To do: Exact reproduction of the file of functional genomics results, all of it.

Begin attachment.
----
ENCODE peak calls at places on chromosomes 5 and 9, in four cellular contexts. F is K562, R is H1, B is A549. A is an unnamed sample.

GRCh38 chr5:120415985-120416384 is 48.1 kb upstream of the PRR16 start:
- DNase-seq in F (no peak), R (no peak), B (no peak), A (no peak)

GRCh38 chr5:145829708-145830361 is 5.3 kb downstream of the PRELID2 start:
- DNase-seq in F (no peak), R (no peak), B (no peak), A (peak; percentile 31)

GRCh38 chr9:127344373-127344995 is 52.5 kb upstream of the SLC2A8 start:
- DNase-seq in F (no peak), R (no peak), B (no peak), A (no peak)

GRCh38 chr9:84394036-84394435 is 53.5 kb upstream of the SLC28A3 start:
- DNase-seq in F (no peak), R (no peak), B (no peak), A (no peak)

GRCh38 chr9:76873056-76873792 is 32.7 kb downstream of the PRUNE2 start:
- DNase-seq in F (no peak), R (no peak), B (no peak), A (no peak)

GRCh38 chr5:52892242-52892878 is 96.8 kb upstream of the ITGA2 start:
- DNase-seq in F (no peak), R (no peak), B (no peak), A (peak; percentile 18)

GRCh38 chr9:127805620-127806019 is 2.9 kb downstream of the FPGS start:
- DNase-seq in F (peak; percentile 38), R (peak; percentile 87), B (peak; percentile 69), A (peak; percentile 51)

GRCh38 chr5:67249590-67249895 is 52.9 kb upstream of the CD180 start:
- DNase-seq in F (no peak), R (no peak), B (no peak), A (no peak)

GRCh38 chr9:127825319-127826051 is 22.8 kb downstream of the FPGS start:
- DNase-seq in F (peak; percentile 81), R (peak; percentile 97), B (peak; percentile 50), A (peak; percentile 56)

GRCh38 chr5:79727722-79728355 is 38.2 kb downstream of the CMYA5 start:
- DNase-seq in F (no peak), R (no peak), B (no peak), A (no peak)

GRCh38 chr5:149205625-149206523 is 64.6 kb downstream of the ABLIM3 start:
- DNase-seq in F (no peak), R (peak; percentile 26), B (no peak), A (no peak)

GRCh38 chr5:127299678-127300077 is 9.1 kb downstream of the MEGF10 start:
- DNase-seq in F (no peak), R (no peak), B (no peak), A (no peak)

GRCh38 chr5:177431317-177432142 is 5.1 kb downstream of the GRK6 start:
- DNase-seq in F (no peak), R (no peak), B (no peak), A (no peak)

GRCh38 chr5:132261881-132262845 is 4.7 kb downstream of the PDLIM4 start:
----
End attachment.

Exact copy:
ENCODE peak calls at places on chromosomes 5 and 9, in four cellular contexts. F is K562, R is H1, B is A549. A is an unnamed sample.

GRCh38 chr5:120415985-120416384 is 48.1 kb upstream of the PRR16 start:
- DNase-seq in F (no peak), R (no peak), B (no peak), A (no peak)

GRCh38 chr5:145829708-145830361 is 5.3 kb downstream of the PRELID2 start:
- DNase-seq in F (no peak), R (no peak), B (no peak), A (peak; percentile 31)

GRCh38 chr9:127344373-127344995 is 52.5 kb upstream of the SLC2A8 start:
- DNase-seq in F (no peak), R (no peak), B (no peak), A (no peak)

GRCh38 chr9:84394036-84394435 is 53.5 kb upstream of the SLC28A3 start:
- DNase-seq in F (no peak), R (no peak), B (no peak), A (no peak)

GRCh38 chr9:76873056-76873792 is 32.7 kb downstream of the PRUNE2 start:
- DNase-seq in F (no peak), R (no peak), B (no peak), A (no peak)

GRCh38 chr5:52892242-52892878 is 96.8 kb upstream of the ITGA2 start:
- DNase-seq in F (no peak), R (no peak), B (no peak), A (peak; percentile 18)

GRCh38 chr9:127805620-127806019 is 2.9 kb downstream of the FPGS start:
- DNase-seq in F (peak; percentile 38), R (peak; percentile 87), B (peak; percentile 69), A (peak; percentile 51)

GRCh38 chr5:67249590-67249895 is 52.9 kb upstream of the CD180 start:
- DNase-seq in F (no peak), R (no peak), B (no peak), A (no peak)

GRCh38 chr9:127825319-127826051 is 22.8 kb downstream of the FPGS start:
- DNase-seq in F (peak; percentile 81), R (peak; percentile 97), B (peak; percentile 50), A (peak; percentile 56)

GRCh38 chr5:79727722-79728355 is 38.2 kb downstream of the CMYA5 start:
- DNase-seq in F (no peak), R (no peak), B (no peak), A (no peak)

GRCh38 chr5:149205625-149206523 is 64.6 kb downstream of the ABLIM3 start:
- DNase-seq in F (no peak), R (peak; percentile 26), B (no peak), A (no peak)

GRCh38 chr5:127299678-127300077 is 9.1 kb downstream of the MEGF10 start:
- DNase-seq in F (no peak), R (no peak), B (no peak), A (no peak)

GRCh38 chr5:177431317-177432142 is 5.1 kb downstream of the GRK6 start:
- DNase-seq in F (no peak), R (no peak), B (no peak), A (no peak)

GRCh38 chr5:132261881-132262845 is 4.7 kb downstream of the PDLIM4 start: